There are many views on leadership and management and ways to ensure team success but there is one picture that has helped develop a model to ensure team growth and success. It is the view that every team member is holding onto a rope and the leader is guiding the team on a journey up a hill towards a goal. The rope is not tied to the individuals but must be held.
When looking at this picture there are some clear principles that come into view.
1) Leaders are hands on. In order to hold a rope you have to use your hands. As you move you can feel the pull and slack in the team but to do so you have to be hands on. Those on the team need to be hands on as well.
2) Leaders face the team. When you are pulling someone up a hill you have to turn and face them. If the team is climbing well on their own then you can turn and continue to climb yourself. If a leader feels no one pulling either they are all doing well or everyone has let go.
3) Leaders pull others towards a common goal. Leaders don’t push their team from behind. You cannot push a rope.
4) Leaders can be pulled too. Those on the team can pull on a leader. If someone falls behind or if they choose to go a different direction it can pull down on a leader and the team. But leaders can also identify team strengths and in some case allow someone else on the team to take lead and pull the leader. Sometimes being pulled as a leader is necessary. Leaders need to know their team and be aware of strengths and weaknesses. As leaders feel a pull assess what is causing the pull and take appropriate action. When needed, be humble enough to allow themselves to be pulled or change course.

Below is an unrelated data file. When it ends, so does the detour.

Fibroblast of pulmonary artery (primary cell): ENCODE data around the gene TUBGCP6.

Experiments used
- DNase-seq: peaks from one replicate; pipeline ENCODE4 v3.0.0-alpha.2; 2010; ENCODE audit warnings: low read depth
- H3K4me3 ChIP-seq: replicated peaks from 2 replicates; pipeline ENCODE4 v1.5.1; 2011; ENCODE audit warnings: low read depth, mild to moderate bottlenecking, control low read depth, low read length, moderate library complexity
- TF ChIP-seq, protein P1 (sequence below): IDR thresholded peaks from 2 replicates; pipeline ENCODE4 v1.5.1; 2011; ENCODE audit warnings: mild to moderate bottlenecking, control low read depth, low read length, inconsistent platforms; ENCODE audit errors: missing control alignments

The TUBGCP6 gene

5) Anyone can let go. As demands of life or the project begin to mount anyone can let go. Teams have free will and can choose what they want to do. Those who trust a leader and the direction of the team are more likely to hang on.
6) You can only hold so many ropes. Life has competing demands and priorities. Everyone must choose what to focus on. Leaders can try to do too much too. Sometimes leaders have too many projects or they try to control too much of the team. Know your limitations and build a team structure that allows work to be shared and also ensure your own competing priorities are not detracting from your leadership.
7) Leadership is personal. To pull with a rope you have to be close to your team. If the team is separated and detached then it doesn’t work.
Obviously there are many other more scientific way to articulate leadership vs management and ways to build teams, but I thought this would help articulate one view to help leaders see things differently.
Written by: Joshua Atkinson